Are landlords responsible for pest control in the UK?
Are landlords responsible for pest control UK
No one wants to share their home with pests. Whether you’re dealing with creepy crawlies like cockroaches, ants, and bedbugs or tiptoeing around the kitchen for fear of rats and mice — we don’t blame you for wanting to evict those unwanted house guests asap.
But is pest control a landlord’s responsibility in the UK? While there isn’t one answer as to this question, rest assured, we’ve gathered all the info you need to know below:
When is a landlord responsible for pest control?
By law, a landlord must make sure their property is fit to live in. That means taking care of the building’s structure and making sure the home can provide all those necessary bits like water, heating, and electricity.
With this in mind, a landlord is responsible for dealing with an infestation if:
- They failed to make repairs to their property which has led to an infestation
- Their property was furnished and already infested when the tenants moved in
- The tenancy agreement says they’re responsible or else that the rented property must be ‘maintained to a liveable standard’ or similar
Ultimately, a landlord’s responsibility for pest control also depends on their tenants letting them know asap that there’s a problem. Renters should get in touch, with photos as evidence if possible, so that the infestation can be managed right away.
How can delayed repairs lead to infestations?
Pests can get into homes through all kinds of disrepair. If a landlord has been told about an issue that needs fixing and fails to act? Then it’s up to them to deal with any invading creatures that may take up residence.
The 2 most common kinds of disrepair that can lead to infestations are:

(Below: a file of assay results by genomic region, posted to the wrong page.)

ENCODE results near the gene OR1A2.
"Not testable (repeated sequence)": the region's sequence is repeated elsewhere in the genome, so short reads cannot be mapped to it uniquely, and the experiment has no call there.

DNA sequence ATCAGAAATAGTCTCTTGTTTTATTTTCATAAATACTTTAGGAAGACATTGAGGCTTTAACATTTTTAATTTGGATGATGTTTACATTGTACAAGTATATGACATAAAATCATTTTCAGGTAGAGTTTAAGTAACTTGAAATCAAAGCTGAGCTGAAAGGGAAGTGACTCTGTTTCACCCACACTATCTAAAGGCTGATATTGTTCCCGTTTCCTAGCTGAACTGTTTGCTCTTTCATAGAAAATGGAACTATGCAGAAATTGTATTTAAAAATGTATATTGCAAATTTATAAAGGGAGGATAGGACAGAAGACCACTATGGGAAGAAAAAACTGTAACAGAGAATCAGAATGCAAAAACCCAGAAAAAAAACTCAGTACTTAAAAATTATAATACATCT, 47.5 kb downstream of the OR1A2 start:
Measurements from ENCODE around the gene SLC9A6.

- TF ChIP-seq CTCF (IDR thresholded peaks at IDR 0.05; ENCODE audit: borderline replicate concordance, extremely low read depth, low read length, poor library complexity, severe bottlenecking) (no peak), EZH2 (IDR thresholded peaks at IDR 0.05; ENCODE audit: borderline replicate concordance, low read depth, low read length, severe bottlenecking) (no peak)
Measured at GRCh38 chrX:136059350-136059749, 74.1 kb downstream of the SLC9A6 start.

- Holes or gaps in external walls
- Leaking pipes
The problem with a hole or gap in a property is that it’s pretty much a welcome sign for all manner of pests. A home provides warmth, shelter, food, and water — so why wouldn’t they accept the invitation? If you have a mouse or rat infestation in a rented property, this could be where things began. In this case, the landlord has a responsibility for the mice.
The connection between pest control and leaking pipes is maybe a little less obvious. You see, leaking pipes lead to mould, rot, and damp living conditions. Insects like silverfish thrive in such moist, humid environments.
When these kinds of disrepair lead to infestation — the responsibility for pest control sits solely with the landlord.
To learn more about tenants rights on repairs, check out: ‘UK tenants rights on repairs - things you should know while renting’.
Moving into a furnished property with an infestation
When furnished properties are rented, there are set tenant rights if a pest infestation is discovered on day 1. That’s because landlords are required by law to ensure that the place is ‘ready to live in’ when they hand over the keys. That means if a tenant finds bugs nestled in the furniture on move-in day, it’s their landlord’s responsibility to organise pest control.
This rule only applies at the beginning of a tenancy, however. After that point it would need to be worked out where the infestation came from — maybe it’s a problem with keeping the house clean, for example, which would place the responsibility with the tenant.
Things are a little different if a property is unfurnished and infested upon move-in. When it comes to tenant rights and rat infestation in the UK, for example, it doesn’t make much difference when the rodents were discovered. It would still need to be properly established where the problem came from to determine who’s responsible.